The laws of physics: invisible, eternal, omnipresent, all powerful. Remind you of anyone? Interesting. I'm, as you can guess, not a materialist, I'm an immaterialist. And I've found a very useful new word, ignostic. Okay? I'm an ignostic. I refuse to be drawn on the question of whether God exists, until somebody properly defines the terms. (Laughter)

Another thing we can't see is the human genome. And this is increasingly peculiar. Because about 20 years ago, when they started delving into the genome, they thought it would probably contain around 100 thousand genes. Geneticists will know this, but every year since, it's been revised downwards. We now think there are likely to be only just over 20 thousand genes in the human genome.

This is extraordinary. Because rice, get this, rice is known to have 38 thousand genes. Potatoes, potatoes have 48 chromosomes. Do you know that? Two more than people. And the same a gorilla. (Laughter) You can't see these things. But they are very strange. (Laughter)

The stars by day. I always think that's fascinating. The universe disappears. The more light there is, the less you can see.

Time, nobody can see time. I don't know if you know this. Modern physics, there is a big movement in modern physics to decide that time doesn't really exist. Because it's to inconvenient for the figures. It's much easier if it's not really there. You can't see the future, obviously. And you can't see the past, except in your memory.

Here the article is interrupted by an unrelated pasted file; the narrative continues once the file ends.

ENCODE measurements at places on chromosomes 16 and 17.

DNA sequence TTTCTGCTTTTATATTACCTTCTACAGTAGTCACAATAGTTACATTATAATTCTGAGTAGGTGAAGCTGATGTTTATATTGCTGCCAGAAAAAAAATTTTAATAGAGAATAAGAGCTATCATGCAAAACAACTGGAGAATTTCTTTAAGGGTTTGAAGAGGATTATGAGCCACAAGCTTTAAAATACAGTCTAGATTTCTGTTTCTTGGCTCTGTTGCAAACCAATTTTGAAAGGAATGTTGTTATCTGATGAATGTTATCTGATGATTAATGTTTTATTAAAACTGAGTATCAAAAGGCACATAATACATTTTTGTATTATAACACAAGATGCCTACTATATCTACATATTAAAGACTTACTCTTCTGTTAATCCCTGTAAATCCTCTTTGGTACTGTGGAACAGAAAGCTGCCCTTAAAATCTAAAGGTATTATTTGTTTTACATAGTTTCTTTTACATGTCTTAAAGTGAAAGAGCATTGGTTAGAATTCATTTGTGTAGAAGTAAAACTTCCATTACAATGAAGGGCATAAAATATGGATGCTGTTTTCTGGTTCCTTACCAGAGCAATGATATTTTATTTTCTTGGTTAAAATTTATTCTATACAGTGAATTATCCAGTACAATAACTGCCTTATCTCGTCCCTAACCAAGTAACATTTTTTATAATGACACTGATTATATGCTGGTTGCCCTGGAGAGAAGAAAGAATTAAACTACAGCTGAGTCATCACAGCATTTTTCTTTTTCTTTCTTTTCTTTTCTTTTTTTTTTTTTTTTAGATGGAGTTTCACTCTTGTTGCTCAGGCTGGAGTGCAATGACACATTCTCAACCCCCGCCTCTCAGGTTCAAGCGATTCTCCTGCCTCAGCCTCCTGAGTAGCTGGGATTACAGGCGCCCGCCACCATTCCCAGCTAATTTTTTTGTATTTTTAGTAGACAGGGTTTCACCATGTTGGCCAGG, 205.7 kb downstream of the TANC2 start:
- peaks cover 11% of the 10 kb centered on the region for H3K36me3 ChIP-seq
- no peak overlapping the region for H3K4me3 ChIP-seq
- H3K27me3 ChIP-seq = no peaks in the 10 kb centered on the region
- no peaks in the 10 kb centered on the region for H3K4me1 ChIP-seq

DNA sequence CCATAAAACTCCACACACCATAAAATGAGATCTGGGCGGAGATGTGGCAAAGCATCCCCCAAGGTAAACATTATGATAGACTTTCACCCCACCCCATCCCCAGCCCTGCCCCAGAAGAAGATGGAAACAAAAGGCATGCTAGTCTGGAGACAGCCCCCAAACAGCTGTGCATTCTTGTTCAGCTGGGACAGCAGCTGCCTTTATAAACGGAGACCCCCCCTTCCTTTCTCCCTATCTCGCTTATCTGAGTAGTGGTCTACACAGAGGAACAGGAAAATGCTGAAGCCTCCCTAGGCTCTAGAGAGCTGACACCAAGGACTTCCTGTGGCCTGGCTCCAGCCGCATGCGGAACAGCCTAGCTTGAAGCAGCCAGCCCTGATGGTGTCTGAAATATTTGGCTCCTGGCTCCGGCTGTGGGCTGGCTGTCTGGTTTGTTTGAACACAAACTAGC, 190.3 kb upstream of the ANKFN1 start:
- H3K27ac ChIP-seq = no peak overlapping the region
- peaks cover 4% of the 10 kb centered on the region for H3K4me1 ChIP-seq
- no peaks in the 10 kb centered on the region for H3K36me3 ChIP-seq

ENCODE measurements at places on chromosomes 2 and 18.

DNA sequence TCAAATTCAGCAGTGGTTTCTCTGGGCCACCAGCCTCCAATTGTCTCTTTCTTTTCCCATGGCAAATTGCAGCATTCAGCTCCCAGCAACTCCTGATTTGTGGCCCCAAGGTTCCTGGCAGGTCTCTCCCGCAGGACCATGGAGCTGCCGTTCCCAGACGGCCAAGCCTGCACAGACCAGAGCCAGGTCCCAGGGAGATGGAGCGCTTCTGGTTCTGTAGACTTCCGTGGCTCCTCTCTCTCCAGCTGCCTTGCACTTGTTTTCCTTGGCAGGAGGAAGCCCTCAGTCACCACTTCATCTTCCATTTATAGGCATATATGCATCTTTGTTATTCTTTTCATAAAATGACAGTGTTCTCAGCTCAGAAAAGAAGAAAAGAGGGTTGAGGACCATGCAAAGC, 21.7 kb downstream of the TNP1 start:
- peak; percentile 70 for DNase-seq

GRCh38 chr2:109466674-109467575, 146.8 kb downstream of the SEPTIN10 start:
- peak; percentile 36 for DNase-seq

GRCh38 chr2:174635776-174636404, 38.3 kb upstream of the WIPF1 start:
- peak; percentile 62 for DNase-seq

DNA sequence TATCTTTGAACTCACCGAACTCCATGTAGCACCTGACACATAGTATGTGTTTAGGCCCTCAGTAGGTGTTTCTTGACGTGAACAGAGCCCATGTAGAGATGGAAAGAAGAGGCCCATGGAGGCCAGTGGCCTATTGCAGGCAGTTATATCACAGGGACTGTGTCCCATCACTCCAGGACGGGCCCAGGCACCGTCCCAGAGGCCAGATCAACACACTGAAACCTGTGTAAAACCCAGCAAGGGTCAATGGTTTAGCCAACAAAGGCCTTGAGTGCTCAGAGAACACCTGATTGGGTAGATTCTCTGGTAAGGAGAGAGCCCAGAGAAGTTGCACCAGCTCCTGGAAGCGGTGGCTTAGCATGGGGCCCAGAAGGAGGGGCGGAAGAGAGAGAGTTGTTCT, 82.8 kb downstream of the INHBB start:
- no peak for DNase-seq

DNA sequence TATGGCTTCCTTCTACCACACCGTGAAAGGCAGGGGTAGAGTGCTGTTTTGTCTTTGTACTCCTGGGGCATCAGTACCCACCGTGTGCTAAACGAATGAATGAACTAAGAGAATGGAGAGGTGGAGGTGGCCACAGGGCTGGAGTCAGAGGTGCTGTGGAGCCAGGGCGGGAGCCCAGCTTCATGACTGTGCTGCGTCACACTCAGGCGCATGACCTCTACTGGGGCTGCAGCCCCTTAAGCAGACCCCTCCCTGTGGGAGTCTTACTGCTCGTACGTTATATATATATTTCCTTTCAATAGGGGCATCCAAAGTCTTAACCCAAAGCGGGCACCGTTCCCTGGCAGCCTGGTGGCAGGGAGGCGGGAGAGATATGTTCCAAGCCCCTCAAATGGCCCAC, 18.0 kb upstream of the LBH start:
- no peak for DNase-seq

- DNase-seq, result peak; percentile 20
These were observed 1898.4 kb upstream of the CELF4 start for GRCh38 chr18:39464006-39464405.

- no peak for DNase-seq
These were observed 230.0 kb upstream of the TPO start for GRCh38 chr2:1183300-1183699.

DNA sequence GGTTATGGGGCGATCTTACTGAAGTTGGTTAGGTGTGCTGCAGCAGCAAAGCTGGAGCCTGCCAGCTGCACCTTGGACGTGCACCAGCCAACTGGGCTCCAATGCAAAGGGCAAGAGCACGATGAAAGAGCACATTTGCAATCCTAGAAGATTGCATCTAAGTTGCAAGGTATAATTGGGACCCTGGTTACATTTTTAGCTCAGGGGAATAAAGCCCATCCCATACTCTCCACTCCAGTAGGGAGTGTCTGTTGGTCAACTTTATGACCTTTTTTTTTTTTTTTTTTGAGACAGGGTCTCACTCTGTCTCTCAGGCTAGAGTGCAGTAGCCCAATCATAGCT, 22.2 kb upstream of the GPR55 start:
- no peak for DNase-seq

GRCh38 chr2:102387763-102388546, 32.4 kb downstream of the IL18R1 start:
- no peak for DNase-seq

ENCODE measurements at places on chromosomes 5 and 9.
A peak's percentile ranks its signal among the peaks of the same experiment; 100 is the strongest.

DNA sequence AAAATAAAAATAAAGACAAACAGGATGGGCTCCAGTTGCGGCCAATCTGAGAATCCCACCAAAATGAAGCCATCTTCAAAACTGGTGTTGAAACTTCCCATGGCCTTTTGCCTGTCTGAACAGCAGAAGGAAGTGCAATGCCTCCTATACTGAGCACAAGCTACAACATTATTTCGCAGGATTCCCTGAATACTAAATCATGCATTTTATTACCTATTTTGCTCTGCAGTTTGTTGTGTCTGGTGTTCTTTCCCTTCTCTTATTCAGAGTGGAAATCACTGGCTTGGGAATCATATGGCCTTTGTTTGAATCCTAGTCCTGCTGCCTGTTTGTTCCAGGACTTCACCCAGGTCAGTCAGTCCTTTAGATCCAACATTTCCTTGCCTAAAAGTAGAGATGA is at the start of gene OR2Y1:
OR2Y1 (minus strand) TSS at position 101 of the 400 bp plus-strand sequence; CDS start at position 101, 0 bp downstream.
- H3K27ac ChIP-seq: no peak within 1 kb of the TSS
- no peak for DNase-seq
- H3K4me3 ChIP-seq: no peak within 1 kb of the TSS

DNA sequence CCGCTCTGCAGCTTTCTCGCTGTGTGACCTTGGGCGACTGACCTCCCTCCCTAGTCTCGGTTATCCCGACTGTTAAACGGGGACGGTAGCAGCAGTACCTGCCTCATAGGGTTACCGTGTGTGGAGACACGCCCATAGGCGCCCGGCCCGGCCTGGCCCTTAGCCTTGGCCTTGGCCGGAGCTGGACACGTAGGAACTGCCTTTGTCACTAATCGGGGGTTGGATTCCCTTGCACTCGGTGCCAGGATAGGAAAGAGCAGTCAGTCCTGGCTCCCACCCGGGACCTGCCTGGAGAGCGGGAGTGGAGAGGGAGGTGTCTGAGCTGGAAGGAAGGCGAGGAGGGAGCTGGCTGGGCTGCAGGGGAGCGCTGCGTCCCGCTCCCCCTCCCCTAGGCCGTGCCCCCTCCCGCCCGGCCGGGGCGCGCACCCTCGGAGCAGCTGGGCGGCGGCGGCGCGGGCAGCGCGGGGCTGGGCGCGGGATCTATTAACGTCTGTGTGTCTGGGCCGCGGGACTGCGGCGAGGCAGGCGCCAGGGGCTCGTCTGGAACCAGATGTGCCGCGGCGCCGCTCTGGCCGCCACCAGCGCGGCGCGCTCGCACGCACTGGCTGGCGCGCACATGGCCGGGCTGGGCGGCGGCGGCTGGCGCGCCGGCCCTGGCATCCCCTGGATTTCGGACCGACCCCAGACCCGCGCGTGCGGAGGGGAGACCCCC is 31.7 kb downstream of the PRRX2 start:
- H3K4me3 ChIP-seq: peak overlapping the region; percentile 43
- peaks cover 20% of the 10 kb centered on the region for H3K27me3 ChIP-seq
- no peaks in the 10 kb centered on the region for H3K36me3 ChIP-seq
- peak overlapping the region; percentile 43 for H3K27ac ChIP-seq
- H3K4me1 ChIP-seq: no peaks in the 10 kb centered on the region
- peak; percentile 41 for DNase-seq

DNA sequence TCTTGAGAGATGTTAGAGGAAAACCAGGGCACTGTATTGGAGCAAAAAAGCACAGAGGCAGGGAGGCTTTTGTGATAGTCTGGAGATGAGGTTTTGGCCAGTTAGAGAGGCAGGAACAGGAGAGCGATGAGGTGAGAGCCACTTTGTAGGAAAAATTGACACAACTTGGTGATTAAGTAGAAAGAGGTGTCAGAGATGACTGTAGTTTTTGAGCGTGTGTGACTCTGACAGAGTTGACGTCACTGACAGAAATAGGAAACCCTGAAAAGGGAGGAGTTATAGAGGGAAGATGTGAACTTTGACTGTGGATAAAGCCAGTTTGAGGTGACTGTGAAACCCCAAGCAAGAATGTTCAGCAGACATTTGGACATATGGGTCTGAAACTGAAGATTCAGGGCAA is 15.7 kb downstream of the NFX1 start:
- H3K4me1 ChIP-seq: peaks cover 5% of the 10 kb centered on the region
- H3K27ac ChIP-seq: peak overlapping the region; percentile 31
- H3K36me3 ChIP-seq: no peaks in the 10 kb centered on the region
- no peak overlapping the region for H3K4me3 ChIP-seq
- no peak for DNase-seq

One of the interesting things about the past is you particularly can't see, my son asked me this the other day, he said, "Dad can you remember what I was like when I was two?" And I said "Yes." And he said, "Why can't I?"

Isn't that extraordinary? You can not remember what happened to you earlier than the age of two or three. Which is great news for psychoanalysts. Because otherwise they'd be out of a job. Because that's where all the stuff happens (Laughter) that makes you who you are.

Another thing you can't see is the grid, on which we hang. This is fascinating. You probably know, some of you, that cells are continually renewed. You can see it in skin and this kind of stuff. Skin flakes off, hairs grow, nails, that kind of stuff. But every cell in your body is replaced at some point. Tastebuds, every 10 days or so. Livers and internal organs sort of take a bit longer. A spine takes several years. But at the end of seven years, not one cell in your body remains from what was there seven years ago. The question is, who, then, are we? What are we? What is this thing that we hang on, that is actually us?

Okay. Atoms, you can't see them. Nobody every will. They're smaller than the wavelength of light. Gas, you can't see that. Interesting. Somebody mentioned 1600 recently. Gas was invented in 1600 by a Dutch chemist called Van Helmont. It's said to be the most successful ever invention of a word by a known individual. Quite good. He also invented a word called blass, meaning astral radiation. Didn't catch on, unfortunately. (Laughter) But well done, him. (Laughter)